6. Improves Mental Clarity and Focus: Yoga practices that involve concentration, mindfulness, and meditation can enhance mental clarity, focus, and cognitive function. Regular yoga practice has been shown to improve memory, attention, and decision-making skills.

  7. Boosts Mood and Emotional Well-being: Yoga releases endorphins, the body's natural feel-good hormones, which can elevate mood and reduce symptoms of depression and anxiety. Yoga also encourages self-awareness, self-compassion, and emotional resilience, helping individuals cope with life's challenges more effectively.

  8. Supports Weight Management: Certain styles of yoga, such as vinyasa or power yoga, can be physically challenging and provide a cardiovascular workout, helping to burn calories and build lean muscle mass. Additionally, yoga promotes mindful eating and body awareness, which can support healthy weight management.

  9. Enhances Respiratory Function: Yoga incorporates breathwork (pranayama) practices that focus on deep, diaphragmatic breathing. These techniques can improve lung capacity, respiratory efficiency, and oxygenation of the blood, benefiting overall respiratory health.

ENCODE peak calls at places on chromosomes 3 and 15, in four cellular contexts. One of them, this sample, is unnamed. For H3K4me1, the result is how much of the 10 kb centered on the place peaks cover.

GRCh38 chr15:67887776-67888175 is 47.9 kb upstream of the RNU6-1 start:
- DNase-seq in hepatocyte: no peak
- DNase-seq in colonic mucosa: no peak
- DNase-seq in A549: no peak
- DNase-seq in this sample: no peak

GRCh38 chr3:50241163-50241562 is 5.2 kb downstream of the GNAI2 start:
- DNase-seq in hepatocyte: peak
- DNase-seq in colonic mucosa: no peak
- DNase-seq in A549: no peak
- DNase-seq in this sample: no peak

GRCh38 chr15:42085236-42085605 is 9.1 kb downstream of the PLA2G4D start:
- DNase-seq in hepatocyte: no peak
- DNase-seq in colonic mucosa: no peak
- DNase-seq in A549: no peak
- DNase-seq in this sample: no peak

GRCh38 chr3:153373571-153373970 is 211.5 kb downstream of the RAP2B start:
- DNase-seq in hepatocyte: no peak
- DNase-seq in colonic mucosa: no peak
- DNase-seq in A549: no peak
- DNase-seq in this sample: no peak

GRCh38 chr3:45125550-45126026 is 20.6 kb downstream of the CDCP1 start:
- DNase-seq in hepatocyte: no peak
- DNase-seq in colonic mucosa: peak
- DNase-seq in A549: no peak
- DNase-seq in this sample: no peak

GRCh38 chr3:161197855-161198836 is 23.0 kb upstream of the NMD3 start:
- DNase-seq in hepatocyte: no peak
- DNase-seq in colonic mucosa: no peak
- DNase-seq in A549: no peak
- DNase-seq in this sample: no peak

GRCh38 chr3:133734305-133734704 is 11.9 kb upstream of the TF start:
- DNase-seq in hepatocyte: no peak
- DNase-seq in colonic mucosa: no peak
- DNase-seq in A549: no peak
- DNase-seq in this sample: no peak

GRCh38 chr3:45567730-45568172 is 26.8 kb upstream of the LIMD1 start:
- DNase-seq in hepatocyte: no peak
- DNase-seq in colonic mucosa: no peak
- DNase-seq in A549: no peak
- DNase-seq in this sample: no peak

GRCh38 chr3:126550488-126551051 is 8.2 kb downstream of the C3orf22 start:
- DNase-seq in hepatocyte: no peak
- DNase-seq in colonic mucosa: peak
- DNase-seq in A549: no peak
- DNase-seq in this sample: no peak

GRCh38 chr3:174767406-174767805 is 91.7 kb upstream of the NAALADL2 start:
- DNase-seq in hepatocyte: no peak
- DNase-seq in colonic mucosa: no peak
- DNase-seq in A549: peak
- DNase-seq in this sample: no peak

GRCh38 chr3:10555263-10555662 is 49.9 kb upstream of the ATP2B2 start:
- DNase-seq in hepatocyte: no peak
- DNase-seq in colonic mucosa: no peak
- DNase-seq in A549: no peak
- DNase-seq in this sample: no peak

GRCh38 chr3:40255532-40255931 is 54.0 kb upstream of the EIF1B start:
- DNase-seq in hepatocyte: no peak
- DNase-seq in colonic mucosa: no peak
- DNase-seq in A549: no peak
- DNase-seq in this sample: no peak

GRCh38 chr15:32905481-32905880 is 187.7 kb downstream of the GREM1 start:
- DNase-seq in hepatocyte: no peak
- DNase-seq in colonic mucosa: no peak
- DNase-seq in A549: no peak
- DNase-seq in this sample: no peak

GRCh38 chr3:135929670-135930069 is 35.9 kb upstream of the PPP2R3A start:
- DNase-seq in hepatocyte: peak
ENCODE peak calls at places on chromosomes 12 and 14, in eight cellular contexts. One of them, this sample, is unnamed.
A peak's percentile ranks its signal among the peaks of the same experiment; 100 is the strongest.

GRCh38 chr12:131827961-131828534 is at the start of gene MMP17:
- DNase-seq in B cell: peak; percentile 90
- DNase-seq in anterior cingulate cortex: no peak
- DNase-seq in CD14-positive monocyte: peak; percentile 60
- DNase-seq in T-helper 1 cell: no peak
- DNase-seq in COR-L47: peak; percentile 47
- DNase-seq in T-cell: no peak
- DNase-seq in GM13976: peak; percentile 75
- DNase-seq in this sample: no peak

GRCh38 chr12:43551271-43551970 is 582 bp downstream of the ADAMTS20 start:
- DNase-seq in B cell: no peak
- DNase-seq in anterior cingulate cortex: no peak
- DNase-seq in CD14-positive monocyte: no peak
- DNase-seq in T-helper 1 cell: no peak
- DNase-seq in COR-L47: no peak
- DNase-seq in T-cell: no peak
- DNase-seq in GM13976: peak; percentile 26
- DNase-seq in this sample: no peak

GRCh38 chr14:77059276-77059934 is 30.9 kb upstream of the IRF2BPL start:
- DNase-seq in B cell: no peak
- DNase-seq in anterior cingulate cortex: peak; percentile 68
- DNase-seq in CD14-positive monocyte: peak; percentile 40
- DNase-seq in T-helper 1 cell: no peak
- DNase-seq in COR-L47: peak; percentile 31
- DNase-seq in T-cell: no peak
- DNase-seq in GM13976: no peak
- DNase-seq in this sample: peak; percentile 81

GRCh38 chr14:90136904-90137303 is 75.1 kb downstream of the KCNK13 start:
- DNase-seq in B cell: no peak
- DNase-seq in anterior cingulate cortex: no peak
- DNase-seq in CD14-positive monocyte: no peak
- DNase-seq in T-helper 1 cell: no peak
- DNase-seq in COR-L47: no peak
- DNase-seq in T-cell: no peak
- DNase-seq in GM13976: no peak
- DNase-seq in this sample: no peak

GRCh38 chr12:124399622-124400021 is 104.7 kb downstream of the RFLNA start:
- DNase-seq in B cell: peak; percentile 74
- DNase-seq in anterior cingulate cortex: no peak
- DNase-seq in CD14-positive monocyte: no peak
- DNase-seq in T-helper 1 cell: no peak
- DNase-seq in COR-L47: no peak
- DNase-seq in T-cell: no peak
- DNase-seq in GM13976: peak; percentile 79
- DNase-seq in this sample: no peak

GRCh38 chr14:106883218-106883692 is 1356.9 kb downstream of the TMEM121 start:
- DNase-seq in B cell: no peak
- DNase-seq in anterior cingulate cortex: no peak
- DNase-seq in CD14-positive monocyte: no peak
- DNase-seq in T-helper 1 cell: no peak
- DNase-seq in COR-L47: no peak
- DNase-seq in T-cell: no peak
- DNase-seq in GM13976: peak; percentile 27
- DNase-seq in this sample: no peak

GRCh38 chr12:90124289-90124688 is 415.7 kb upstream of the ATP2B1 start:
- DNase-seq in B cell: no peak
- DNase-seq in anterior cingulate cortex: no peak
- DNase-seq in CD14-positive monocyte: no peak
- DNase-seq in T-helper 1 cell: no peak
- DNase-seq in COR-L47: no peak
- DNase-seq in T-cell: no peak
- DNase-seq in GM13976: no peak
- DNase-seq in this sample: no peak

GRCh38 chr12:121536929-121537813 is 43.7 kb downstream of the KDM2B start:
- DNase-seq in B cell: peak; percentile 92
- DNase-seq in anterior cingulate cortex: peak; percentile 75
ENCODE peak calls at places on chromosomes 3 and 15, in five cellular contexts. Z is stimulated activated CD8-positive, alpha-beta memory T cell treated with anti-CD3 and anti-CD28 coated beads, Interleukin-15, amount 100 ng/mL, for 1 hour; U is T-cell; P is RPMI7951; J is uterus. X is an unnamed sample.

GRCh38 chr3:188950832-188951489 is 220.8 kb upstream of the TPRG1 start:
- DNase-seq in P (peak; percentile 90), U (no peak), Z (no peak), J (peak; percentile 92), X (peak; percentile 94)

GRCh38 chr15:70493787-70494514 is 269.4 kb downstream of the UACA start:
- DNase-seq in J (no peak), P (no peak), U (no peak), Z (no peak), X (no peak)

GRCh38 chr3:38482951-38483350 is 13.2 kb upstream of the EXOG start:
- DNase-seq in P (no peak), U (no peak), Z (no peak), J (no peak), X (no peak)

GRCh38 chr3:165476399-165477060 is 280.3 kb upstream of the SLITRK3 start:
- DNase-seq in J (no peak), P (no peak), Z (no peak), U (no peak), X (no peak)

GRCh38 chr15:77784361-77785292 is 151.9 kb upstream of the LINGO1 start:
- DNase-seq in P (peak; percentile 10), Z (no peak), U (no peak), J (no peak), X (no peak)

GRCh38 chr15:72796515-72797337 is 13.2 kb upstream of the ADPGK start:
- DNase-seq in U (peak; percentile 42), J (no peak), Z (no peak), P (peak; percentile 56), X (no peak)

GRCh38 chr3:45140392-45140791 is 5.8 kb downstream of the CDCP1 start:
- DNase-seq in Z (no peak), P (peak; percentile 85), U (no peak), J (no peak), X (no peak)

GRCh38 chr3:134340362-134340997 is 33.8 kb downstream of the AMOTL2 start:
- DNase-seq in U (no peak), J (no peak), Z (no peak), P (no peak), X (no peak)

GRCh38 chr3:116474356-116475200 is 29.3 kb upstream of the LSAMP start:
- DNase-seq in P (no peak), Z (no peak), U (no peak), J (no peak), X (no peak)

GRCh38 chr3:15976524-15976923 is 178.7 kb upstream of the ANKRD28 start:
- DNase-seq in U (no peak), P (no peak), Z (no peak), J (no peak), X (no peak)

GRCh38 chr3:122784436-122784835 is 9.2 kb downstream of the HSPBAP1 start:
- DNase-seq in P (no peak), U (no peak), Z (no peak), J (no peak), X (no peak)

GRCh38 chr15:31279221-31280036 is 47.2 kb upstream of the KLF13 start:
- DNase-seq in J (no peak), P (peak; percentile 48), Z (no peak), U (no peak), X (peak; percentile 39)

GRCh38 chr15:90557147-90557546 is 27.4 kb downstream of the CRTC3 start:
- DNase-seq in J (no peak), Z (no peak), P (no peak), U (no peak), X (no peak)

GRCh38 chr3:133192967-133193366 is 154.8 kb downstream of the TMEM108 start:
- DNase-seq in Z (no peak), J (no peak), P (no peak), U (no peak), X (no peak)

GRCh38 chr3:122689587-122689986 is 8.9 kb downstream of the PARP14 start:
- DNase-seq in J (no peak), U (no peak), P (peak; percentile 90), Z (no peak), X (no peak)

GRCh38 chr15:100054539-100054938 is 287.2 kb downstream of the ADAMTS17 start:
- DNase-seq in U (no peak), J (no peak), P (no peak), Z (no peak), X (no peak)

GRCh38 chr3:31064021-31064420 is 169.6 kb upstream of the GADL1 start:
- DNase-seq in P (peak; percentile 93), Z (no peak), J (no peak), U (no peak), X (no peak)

10. Supports Heart Health: Regular yoga practice has been associated with improvements in cardiovascular health, including lower blood pressure, reduced heart rate, and improved circulation. Yoga can also help manage risk factors for heart disease, such as stress, anxiety, and inflammation.

Overall, yoga offers a holistic approach to health and wellness, addressing the physical, mental, and emotional aspects of well-being. Whether practiced as a gentle form of exercise, a stress-relief technique, or a spiritual path, yoga has the potential to positively impact various aspects of health and quality of life.

Yoga and sports serve different purposes but both are great for your health. Yoga focuses more on flexibility, mindfulness, and inner peace. Sports usually aim to improve physical strength and endurance. Just like miami shores country club customer service is always reliable, yoga consistently provides a calming experience. Both activities have their unique benefits, and it's good to balance them for well-being in general.